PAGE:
Optical imaging in cancer research: Basic principles, tumor detection, and therapeutic monitoring

Metasebya Solomon, Yang Liu, Mikhail Y. Berezin, Samuel Achilefu

Research output: Contribution to journalReview article

35 Scopus citations

Abstract

Accurate and rapid detection of diseases is of great importance for assessing the molecular basis of pathogenesis, preventing the onset of complications, and implementing a tailored therapeutic regimen. The ability of optical imaging to transcend wide spatial imaging scales ranging from cells to organ systems has rejuvenated interest in using this technology for medical imaging. Moreover, optical imaging has at its disposal diverse contrast mechanisms for distinguishing normal from pathologic processes and tissues. To accommodate these signaling strategies, an array of imaging techniques has been developed. Importantly, light absorption, and emission methods, as well as hybrid optical imaging approaches are amenable to both small animal and human studies. Typically, complex methods are needed to extract quantitative data from deep tissues. This review focuses on the development of optical imaging platforms, image processing techniques, and molecular probes, as well as their applications in cancer diagnosis, staging, and monitoring therapeutic response.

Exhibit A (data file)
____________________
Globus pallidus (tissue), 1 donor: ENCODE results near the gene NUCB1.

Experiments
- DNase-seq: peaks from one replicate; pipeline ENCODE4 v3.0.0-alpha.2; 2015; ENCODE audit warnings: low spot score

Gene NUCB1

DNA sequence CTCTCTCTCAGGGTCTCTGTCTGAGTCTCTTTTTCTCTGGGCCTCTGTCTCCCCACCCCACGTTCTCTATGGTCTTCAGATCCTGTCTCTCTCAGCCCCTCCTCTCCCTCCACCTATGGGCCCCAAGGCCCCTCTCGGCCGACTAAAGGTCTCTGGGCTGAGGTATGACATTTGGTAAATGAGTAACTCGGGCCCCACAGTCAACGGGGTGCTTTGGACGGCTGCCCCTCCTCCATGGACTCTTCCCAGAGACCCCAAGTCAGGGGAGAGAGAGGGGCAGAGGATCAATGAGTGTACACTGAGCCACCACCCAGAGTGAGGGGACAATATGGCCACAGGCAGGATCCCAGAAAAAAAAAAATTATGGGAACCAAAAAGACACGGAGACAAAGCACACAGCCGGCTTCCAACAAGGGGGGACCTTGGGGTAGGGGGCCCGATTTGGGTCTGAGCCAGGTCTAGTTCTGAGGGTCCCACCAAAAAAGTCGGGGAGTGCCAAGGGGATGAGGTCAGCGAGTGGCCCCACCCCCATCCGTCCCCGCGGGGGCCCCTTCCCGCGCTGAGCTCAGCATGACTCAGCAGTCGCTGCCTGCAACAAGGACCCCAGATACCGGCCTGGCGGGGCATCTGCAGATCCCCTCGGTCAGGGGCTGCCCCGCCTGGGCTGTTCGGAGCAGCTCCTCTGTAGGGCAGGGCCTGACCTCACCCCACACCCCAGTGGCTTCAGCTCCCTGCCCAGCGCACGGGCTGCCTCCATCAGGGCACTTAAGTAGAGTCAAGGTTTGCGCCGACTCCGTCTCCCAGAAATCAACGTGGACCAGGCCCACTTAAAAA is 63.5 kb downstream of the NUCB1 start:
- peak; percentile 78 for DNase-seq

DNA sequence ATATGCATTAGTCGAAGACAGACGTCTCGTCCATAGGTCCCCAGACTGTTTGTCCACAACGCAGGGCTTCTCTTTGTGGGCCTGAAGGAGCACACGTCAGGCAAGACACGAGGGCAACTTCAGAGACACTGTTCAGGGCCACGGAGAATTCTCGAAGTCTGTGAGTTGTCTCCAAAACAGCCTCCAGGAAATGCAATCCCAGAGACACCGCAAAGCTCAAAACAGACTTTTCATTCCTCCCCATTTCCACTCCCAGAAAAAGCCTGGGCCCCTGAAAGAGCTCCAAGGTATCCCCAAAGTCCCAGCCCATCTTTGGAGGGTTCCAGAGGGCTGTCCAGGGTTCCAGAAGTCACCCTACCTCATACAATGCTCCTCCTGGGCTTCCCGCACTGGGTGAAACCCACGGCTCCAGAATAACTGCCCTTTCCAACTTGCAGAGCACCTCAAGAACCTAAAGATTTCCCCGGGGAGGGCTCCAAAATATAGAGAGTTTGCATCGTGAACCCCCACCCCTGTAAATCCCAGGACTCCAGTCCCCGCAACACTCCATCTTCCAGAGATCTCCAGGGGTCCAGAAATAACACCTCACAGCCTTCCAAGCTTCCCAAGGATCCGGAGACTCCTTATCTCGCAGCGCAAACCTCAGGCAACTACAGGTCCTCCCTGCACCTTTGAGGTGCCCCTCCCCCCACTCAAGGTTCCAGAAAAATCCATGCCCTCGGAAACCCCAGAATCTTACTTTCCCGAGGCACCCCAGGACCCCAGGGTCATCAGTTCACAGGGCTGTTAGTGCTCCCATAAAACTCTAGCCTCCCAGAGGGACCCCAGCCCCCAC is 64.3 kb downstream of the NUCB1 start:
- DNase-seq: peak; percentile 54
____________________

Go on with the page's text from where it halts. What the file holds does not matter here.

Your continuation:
Original languageEnglish
Pages (from-to)397-415
Number of pages19
JournalMedical Principles and Practice
Volume20
Issue number5
DOIs
StatePublished - Jul 1 2011

Keywords

  • Activatable probes
  • Diffuse optical tomography
  • Fluorescence lifetime
  • Image reconstruction
  • Molecular probe
  • Near-infrared
  • Photoacoustic imaging
  • Spectroscopy

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